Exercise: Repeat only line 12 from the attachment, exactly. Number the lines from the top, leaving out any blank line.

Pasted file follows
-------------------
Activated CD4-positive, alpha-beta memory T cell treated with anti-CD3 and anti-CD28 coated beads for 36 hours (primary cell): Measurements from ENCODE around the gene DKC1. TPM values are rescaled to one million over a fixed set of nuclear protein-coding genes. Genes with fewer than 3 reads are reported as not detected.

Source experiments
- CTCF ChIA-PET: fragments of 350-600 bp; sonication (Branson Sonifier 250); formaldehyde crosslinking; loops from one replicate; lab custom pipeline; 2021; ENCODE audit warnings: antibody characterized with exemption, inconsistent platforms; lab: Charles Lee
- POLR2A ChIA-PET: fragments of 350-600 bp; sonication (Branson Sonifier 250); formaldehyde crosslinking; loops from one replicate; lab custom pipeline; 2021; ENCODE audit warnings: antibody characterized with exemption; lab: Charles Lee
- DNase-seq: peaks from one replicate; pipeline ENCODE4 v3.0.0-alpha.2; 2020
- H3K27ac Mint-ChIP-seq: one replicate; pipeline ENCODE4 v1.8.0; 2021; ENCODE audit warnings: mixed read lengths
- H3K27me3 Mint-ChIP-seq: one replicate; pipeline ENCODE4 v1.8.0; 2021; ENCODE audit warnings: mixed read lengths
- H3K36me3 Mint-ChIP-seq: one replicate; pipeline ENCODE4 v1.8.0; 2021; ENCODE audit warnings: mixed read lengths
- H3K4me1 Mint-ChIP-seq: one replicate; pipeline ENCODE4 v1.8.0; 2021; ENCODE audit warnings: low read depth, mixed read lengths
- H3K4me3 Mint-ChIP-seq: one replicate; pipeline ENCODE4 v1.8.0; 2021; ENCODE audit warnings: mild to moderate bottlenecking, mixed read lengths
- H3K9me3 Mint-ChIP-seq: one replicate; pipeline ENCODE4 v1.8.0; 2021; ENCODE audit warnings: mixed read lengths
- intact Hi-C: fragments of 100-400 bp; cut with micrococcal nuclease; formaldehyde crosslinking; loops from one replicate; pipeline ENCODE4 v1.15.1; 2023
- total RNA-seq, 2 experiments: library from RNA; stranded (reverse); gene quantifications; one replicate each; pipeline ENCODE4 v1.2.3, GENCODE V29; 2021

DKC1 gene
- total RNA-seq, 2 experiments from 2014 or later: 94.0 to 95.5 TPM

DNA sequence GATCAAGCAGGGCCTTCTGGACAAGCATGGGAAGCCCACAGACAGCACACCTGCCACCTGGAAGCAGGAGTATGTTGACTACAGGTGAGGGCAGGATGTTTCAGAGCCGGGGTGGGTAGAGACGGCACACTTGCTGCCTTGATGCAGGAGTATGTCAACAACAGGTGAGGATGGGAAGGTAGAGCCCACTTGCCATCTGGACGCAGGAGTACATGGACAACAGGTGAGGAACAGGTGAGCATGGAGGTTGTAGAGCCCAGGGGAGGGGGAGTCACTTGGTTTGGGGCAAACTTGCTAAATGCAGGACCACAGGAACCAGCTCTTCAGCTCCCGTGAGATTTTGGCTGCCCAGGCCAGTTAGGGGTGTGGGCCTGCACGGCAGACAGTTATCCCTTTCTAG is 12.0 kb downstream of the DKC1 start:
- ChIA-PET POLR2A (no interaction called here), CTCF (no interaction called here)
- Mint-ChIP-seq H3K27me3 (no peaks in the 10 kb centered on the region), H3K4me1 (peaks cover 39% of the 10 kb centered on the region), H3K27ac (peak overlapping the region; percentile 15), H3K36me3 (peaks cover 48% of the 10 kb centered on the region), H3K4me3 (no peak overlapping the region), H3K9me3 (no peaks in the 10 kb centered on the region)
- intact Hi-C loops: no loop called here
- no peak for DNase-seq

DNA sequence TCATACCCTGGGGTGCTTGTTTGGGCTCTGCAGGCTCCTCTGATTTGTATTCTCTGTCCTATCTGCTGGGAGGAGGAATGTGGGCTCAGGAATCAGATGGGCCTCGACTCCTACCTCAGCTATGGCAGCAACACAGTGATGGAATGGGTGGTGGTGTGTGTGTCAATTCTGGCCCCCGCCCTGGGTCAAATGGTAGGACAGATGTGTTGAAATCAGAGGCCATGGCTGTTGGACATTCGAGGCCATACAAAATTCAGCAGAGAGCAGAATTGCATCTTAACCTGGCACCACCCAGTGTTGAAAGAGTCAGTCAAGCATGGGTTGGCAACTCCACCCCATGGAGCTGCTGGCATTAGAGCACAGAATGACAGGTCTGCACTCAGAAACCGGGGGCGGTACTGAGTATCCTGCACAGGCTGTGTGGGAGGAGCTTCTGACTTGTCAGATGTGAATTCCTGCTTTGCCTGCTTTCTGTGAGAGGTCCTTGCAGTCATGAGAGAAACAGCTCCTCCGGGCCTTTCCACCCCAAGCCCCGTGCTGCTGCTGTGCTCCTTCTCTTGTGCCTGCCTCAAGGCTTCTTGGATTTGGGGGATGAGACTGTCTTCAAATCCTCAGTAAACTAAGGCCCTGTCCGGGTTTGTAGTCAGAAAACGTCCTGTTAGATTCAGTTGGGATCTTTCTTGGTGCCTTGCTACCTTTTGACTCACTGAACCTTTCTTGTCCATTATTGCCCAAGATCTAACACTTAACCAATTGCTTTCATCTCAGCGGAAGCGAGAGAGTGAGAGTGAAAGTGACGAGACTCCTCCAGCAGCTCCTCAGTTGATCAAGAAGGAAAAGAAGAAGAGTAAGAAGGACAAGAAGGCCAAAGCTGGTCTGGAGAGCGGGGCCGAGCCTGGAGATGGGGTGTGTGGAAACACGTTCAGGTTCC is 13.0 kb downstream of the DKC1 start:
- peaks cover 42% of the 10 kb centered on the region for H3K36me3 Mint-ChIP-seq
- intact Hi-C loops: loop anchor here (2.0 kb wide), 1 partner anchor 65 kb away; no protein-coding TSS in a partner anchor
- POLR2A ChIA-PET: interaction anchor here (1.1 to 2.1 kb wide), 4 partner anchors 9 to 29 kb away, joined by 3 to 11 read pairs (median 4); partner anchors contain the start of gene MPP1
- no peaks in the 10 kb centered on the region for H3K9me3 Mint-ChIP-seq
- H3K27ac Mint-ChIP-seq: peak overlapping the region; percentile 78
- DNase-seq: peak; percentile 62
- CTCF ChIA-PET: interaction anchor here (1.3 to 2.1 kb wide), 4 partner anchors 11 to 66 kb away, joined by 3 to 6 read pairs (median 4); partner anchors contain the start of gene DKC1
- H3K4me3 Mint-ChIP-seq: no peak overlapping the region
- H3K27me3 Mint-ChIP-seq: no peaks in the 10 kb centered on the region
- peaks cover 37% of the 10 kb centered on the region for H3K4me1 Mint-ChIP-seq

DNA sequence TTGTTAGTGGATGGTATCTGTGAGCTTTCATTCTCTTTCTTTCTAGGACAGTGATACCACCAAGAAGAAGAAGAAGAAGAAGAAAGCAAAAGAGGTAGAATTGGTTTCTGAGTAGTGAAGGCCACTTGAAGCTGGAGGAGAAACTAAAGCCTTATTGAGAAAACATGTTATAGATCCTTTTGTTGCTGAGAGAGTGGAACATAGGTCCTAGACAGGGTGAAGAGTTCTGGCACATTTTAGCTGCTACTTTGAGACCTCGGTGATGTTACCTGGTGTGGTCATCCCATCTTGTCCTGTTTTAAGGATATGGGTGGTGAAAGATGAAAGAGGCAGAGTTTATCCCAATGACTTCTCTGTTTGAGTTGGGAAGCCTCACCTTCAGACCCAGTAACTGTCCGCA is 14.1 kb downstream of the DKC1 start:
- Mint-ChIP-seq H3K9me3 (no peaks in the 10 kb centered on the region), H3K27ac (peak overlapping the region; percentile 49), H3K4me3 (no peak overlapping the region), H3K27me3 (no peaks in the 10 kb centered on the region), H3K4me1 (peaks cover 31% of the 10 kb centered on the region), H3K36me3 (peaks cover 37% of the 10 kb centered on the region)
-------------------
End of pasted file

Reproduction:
- intact Hi-C: fragments of 100-400 bp; cut with micrococcal nuclease; formaldehyde crosslinking; loops from one replicate; pipeline ENCODE4 v1.15.1; 2023